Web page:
iv. In our nature he puts his hands upon us in true sympathy and empathy, in his divine nature he puts his hands on the father in true holiness.

e. He must have the power and ability to affect the peace.

i. What is the evil that needs to be changed, or from evil is man to be rescued?

1. Is it nature?

2. Is it circumstances?

3. Is it a lack of unity with the One

ii. What is the deity that has the power to remove the evil, or redeem from the effects of the evil?

1. If the evil is nature, then the deity to be appeased or removed, religion seeks to manipulate nature. In this we find ourselves in a culture of pantheists, very nearly animists who try change the problems of nature—disease, disasters, and so on… (Bavinck)

2. If the evil is our circumstances, our upbringing, our lack of money, education, opportunity, or equality, then we will go to the gods of Government and the Courts, the gods of academia, the gods of psychology and positive –thinking to overcome these evils.

3. If the evil is a lack of oneness and unity with the One as the religions of the east tell us then the deity who can solve this problem is the god of self-emptying mediation.

4. However, because the great and universal problem that human beings face is the rupture caused by sin and all of the ramifications that come with it, we need a mediator

4. Lastly, the work of a mediator is a work

i. Removes obstacles that stand between the parties

ii. Repairs potholes and craters in the road between the two parties.

iii. Here Christ is the perfect road builder prophesied in Isa. 40

1. He has taken the mountain of sin’s guilt away

2. He has filled the holes with his own righteousness.

5. Implications

a. A very great mediator shows the greatness of our need

b. The greatness of our need shows the greatness and value of Christ’s blood and suffering

c. The greatness of the blood and suffering of Christ shows the Greatness of the heart of Love shared by the Godhead.

d. The greatness of this work shows the greatness of love, worship, praise, and adoration that is ours to give.

e. Let me end with this from the Belgic Confession on the intercessory work of Christ

We believe that we have no access to God except through the one and only Mediator and Intercessor, “Jesus Christ the righteous,” who therefore was made human, uniting together the divine and human natures, so that we human beings might have access to the divine Majesty. Otherwise we would have no access. But this Mediator, whom the Father has appointed between himself and us, ought not terrify us by his greatness, so that we have to look for another one, according to our fancy. For neither in heaven nor among the creatures on earth is there anyone who loves us more than Jesus Christ does. Although he was “in the form of God,” Christ nevertheless “emptied himself,” taking “human form” and “the form of a slave” for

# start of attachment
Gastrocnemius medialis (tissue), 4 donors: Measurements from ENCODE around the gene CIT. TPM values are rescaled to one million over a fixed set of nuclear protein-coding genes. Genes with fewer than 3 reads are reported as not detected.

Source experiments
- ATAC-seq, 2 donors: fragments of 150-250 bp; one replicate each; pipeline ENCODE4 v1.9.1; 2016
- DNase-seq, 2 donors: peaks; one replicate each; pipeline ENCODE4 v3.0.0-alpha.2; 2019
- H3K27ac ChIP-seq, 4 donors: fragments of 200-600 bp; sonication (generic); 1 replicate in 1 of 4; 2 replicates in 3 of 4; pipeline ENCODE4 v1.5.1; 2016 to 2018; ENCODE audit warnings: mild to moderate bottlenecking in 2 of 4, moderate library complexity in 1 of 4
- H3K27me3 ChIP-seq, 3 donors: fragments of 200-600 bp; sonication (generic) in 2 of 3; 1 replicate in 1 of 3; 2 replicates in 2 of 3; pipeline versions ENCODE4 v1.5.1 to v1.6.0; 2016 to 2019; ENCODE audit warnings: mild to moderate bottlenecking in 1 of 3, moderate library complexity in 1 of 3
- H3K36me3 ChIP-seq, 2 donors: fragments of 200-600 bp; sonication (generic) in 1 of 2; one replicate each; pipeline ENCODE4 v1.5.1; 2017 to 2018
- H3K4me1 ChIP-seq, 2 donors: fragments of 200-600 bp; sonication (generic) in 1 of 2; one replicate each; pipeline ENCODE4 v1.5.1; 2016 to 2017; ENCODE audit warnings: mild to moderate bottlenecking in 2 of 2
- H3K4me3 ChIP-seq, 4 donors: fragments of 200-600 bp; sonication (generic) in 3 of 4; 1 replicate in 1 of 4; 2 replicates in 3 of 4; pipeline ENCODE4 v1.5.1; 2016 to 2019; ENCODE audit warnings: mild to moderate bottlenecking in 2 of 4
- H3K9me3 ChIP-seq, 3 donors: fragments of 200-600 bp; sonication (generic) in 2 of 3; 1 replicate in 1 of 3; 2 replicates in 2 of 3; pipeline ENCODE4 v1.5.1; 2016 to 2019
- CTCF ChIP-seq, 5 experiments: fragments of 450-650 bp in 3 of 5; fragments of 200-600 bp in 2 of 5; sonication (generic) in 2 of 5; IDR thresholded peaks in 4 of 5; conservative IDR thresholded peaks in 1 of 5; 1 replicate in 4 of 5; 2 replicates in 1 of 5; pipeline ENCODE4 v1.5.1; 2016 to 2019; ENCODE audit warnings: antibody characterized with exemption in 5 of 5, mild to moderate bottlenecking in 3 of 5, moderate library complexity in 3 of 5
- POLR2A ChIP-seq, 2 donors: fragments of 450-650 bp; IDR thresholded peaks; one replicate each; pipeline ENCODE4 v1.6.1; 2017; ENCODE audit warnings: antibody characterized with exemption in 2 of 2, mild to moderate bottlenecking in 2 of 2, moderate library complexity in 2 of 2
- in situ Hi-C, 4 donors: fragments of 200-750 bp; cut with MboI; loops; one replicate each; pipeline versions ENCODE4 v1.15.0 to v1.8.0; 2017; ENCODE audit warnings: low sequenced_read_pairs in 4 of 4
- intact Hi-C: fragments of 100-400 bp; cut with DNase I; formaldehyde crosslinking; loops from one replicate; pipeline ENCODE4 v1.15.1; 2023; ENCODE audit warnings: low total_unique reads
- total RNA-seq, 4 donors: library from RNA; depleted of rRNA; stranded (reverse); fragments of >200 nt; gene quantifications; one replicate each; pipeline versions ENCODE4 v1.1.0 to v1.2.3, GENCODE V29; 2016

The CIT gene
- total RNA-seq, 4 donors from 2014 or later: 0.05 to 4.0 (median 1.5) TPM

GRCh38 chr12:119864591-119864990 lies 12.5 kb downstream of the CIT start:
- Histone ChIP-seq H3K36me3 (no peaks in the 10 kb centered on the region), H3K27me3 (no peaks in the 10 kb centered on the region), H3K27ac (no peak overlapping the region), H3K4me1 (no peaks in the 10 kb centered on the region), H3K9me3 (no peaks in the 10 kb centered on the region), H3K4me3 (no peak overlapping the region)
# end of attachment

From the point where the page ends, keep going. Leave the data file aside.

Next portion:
us; and he made himself “like his brothers and sisters in every respect.” Suppose we had to find another intercessor. Who would love us more than he who gave his life for us, even though “we were his enemies”? And suppose we had to find one who has prestige and power. Who has as much of these as he who is seated at the right hand of the Father, and who has “all authority in heaven and on earth”? And who will be heard more readily than God’s own dearly beloved Son? (Beglic Confession, Article 26)

Who loves us more than he who said, ”Come to me ..and I will give you rest

Who loves us more than the one who calls us friends, and said, Greater love has no one than this, that a man lays down his life for his friends.

Who love us more than the one whose love “surpasses knowledge

Who loves us more than the one who is able to keep any thing in all creation “whether friend or foe, fiend from hell, angelic being form heaven, king, president, pastor, pope, or beheading jihadists from separating us from his love?

Why go anywhere else than to this mediator who has declared that he is the only way to the Father?

Why go to any other mediator than he who has loved us and made the way open for us while we were still his enemies?

Why go to any other mediator than to the one who is seated at the right hand of power and majesty on high?

Why go to any other mediator than the one who has the ear of God on high and is guaranteed the answer to every one of his petitions?

Or let me ask this

Why refuse this mediator who has declared that he is the only way to the Father?

Why refuse this mediator than he who has loved us and made the way open for us while we were still his enemies?

Why refuse this mediator than to the one who is seated at the right hand of power and majesty on high?